Financial flaunting masks insecurity of fight game

The imminent meeting of Conor McGregor and Floyd Mayweather in Las Vegas, and the inexorable awfulness of the build-up, may have scaled new heights of nonsense but Sin City and the fight game have always been perfectly in step when it comes to the art of show business and bluster and the business of making money.

Financial flaunting masks insecurity of fight game

It’s 62 years since the first prize fight of any real import was held in what was still closer to a one-horse town than the lurid but alluring metropolis that exists today.

It took place at Cashman Field in early May of 1955 and it paired the legendary Archie Moore with a not-quite-great Cuban by the name of Nino Valdes.

The promoter Jack Kearns called it the ‘Nevada World Heavyweight Title’ fight.

Las Vegas Sun publisher Hank Greenspan, who helped organise the fight, went all in. It was, he crowed, according to Prizefighting: An American History: “the greatest event for the town since the government started using the area for the atom bomb tests’.

It was actually an eliminator for the right to challenge Rocky Marciano for the heavyweight belt.

Still, as hooks go, Greenspan’s was a doozy.

The attendance was disappointing apparently, nothing like the officially claimed 10,800. Jim Braddock, whose story was told on screen half a century later with Russell Crowe in the eponymous role as The Cinderella Man, was referee and sole judge.

He scored it in favour of Moore, the world light heavy champion, over Valdes who was the No.1 heavyweight contender.

The crowd, such as it was, booed. Valdes broke down in tears. His manager Bobby Gleason labelled it “burglary”, accusing the authorities of a double cross and machinations designed to prevent his man from getting a shot at the title. Associated Press said that Moore had “closed fast to win the decision”.

United Press reported that Braddock penalised each man a round for low blows and, though there was no knockdowns, both were forced into retreats in a grinding but engaging bout. Moore bled from the nose and mouth and his eye was swollen. By the 13th of 15 rounds, Valdes’ left eye was almost shut and fatigue had taken hold.

And with that, boxing had a foothold in the desert.

New York’s status as the centre of boxing’s universe wouldn’t be challenged until the 1970s when Caesars Palace bigwig Clifford Perlman began working with Don King and the pair conspired to host fights between the likes of Muhammad Ali, Larry Holmes and Ken Norton in the oasis of excess.

The figures involved continue to multiply as the years go by.

The take at the gate when Moore saw off Valdes was (a disputed) $102,000. The most expensive seat at the T-Mobile for McGregor-Mayweather would set somebody back that and another $5,000 on top. Although, with 7,000 tickets left unsold last Tuesday, it seems some things haven’t changed since ’55.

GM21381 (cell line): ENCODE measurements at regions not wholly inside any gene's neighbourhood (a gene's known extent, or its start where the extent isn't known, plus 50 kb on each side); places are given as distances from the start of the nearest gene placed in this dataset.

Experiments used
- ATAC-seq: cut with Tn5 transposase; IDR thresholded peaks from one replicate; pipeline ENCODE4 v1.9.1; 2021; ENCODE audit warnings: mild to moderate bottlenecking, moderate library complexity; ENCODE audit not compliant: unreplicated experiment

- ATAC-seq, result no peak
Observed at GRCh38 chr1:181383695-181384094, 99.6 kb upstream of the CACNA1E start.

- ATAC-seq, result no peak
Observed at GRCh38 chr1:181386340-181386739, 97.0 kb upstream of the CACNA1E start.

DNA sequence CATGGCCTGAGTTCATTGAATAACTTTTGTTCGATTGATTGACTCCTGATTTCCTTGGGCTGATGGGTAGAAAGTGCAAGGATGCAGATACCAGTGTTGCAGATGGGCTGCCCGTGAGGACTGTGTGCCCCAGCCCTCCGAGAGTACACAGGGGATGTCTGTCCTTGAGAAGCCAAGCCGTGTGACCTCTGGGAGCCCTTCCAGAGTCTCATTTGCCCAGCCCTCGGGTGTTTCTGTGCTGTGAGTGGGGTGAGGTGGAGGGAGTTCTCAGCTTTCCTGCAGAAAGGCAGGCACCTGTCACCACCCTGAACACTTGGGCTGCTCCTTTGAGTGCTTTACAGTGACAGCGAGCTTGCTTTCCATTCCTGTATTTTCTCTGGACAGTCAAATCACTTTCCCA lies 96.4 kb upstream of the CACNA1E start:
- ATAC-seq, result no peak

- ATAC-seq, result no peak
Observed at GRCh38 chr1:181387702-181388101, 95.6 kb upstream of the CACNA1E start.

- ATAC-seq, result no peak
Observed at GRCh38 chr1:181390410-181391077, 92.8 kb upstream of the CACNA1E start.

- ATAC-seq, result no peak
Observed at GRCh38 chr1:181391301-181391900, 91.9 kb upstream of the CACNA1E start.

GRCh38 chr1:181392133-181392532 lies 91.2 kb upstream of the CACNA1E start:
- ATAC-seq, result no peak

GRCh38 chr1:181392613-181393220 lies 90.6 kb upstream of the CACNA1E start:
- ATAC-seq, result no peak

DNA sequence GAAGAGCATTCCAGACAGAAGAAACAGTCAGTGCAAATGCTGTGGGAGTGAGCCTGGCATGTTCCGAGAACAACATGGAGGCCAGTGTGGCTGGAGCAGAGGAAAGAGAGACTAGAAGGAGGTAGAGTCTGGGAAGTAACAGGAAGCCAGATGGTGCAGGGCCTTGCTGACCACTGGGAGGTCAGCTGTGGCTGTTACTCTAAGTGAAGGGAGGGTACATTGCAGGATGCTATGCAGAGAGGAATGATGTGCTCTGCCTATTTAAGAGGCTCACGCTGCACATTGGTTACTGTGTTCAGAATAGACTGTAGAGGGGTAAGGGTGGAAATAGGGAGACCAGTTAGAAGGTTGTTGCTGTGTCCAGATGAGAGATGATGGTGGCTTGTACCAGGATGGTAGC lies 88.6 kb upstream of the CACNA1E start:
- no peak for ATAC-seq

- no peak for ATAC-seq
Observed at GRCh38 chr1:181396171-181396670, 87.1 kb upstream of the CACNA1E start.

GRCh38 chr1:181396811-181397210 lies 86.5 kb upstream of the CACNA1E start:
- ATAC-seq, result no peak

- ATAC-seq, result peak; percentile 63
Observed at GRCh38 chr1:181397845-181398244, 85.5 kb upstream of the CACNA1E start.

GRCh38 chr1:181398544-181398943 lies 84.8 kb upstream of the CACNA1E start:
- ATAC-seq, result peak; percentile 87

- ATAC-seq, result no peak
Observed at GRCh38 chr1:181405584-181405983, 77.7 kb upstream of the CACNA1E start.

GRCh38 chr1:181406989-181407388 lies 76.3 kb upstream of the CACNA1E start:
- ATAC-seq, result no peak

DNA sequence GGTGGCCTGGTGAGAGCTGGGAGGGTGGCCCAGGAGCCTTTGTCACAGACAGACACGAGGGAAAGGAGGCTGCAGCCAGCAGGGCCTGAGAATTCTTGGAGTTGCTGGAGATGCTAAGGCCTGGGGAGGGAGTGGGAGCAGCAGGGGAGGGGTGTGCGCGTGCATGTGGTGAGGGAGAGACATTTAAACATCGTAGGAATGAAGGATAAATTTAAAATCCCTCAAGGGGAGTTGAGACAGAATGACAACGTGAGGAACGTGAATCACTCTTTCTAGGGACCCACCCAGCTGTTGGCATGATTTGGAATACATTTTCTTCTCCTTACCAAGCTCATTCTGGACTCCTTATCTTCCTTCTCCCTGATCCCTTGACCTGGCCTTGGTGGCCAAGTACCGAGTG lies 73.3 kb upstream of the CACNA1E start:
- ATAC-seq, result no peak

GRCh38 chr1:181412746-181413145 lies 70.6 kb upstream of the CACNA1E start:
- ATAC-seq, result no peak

Nor have the risks to those involved.

Making it out of a career in the ring with your wits about you may be first priority but close behind it is the desire to hang up the gloves with finances intact. Neither of this weekend’s protagonists need a history lesson in just how difficult it is to make it from retirement to the last bell with a tale that doesn’t provoke pity.

Archie Moore was counted out for the last time in 1998, his life ending in a San Diego hospice when he was in his eighties. His career spanned close to three decades. The only man to face Marciano and Ali — he was knocked out by both — he trained the likes of George Foreman and found success as an actor for TV and film.

Valdes was less fortunate. Forced to retire in 1959 due to eye problems, he left Cuba after the Castro revolution, worked as a security guard and a bouncer and died in poverty in a New York tenement in 2001. His is the sort of cautionary tale that continues to proliferate in boxing and no amount of noughts on the end of a cheque can ward it off.

It is a spectre that haunts even McGregor and

Mayweather.

The Irishman has spoken time and again about the hardships he faced when earning a pittance on the dole in Dublin. So much so that he has named his luxury yacht the ‘188’, the amount he received per week, as a reminder. His mantra since the early days of his UFC career has been to ‘get in, get rich and get out’.

Like McGregor, Mayweather has been photographed posing with wads of dollar bills. It is a constant flaunting of excess that screams of insecurity. McGregor was quick to pick up on it when asked about reports that Mayweather could owe the IRS millions of dollars in unpaid back taxes from 2015.

“That’s gotta sting,” he said. “He shoulda paid his taxes and stayed retired and kept my name out of his mouth.”

Speaking to TMZ Sports on LA’s Rodeo Drive, McGregor had already admitted that he was “blowing f***ing loads” of cash but that he would ultimately prove to be far smarter with his riches than the man known as ‘Money’.

Only time will tell.

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